The reason the savings on Social Security and Medicare taxes is so much less for this worker is that the Social Security tax is capped so that it doesn't apply to wage income over roughly $130,000. This worker would only be subject to the 2.95 percent Medicare tax on her last $8,250 in wage income.
As can be seen, this is a relatively simple and painless way for New York to work around the Republican effort to hurt Democratic states by limiting the deduction for state and local income taxes. There are a few additional points worth making here.
First, the payroll tax should be seen a partial replacement for the state income tax. The state has a progressive income tax, which there is no reason to get rid of and replace with a regressive payroll tax. The state, however, should adjust its income tax to accommodate the new payroll tax.
For people who had been paying a 5 percent tax rate, it could be a simple replacement, but for higher brackets, the income tax should be reduced by the amount of the payroll tax. This means that if someone had been subject to a 6.4 percent income tax rate, say on income above $40,000, they would instead be subject to 1.4 percent tax rate on the income above $40,000. Millionaires, who pay an 8.8 percent tax rate on income over $1,000,000, would instead pay a 3.8 percent tax rate on income over $1,000,000.
Also, this change would only apply to wage income. The tax on income from dividends, interest, capital gains and other types of capital income can be left unchanged.
This means that some wealthy people will still lose out on the ability to deduct some of their state and local taxes. While it would be desirable to not have these people effectively penalized by the federal government for living in the state of New York, these are the biggest gainers from the tax cut, so it would be difficult to feel too bad for them.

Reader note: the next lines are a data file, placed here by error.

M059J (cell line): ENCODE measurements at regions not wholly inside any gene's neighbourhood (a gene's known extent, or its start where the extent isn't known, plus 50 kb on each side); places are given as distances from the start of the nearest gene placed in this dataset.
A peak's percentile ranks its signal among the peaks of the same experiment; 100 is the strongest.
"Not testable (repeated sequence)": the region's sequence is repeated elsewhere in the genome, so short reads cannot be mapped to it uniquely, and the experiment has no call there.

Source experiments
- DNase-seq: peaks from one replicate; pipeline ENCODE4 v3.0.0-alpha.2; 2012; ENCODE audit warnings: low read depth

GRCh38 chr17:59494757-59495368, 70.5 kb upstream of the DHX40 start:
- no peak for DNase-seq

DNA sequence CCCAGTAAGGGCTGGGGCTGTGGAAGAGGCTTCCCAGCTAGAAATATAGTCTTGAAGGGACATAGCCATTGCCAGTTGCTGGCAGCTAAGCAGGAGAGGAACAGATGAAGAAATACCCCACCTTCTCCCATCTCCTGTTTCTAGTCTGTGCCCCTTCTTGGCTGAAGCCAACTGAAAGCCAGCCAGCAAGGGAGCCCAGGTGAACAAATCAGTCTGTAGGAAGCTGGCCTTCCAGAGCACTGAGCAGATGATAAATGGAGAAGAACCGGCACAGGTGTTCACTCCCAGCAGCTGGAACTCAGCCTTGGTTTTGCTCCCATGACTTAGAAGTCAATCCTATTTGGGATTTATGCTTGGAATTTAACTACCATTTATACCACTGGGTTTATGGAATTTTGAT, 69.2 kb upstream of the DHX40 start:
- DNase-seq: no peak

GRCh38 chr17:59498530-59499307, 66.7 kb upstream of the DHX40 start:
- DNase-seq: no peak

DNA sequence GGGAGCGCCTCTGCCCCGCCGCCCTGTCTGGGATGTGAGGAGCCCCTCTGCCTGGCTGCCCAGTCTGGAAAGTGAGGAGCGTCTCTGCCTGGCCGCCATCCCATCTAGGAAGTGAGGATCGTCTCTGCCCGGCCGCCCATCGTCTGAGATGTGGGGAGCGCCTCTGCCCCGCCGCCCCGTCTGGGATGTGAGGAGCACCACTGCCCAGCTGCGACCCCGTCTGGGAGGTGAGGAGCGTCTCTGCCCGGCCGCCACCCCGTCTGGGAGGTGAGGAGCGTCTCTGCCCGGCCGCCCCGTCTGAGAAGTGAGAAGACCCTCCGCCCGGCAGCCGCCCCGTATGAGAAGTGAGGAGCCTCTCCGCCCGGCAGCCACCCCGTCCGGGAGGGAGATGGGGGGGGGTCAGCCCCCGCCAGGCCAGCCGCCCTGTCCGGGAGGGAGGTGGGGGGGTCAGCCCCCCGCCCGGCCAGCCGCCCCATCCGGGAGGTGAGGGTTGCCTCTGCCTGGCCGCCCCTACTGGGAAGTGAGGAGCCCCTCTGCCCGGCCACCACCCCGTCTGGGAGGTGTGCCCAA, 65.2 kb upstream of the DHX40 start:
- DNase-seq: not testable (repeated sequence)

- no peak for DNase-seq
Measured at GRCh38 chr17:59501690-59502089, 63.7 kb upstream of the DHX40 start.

This switch to an employer-side payroll tax also has the huge benefit of effectively allowing people who would not itemize to deduct their state income tax from their federal income taxes. That will leave most New Yorkers better off than they were before the change in the code.
It also allows for savings on Social Security and Medicare taxes. This is big savings for middle-income workers, although it does have the downside that it reduces funding for these programs and also means workers will see somewhat lower Social Security benefits when they retire. Hopefully, the state can encourage workers to put some of their tax savings into a retirement plan so they do not end up with reduced retirement income.
This sort of gaming of the tax code by states is far from ideal. The different levels of government should be working together in the public interest rather than trying to gain at the expense of each other.
However, it would be foolish for the state of New York to pretend that everything is normal when the President and Congress have effectively declared war on the Democratic states. An employer-side payroll tax can save New York's workers more than $6 billion a year from their federal taxes, putting more money in their pockets and providing a boost to the state's economy. It is a very effective way to fight back against the Republican tax plan.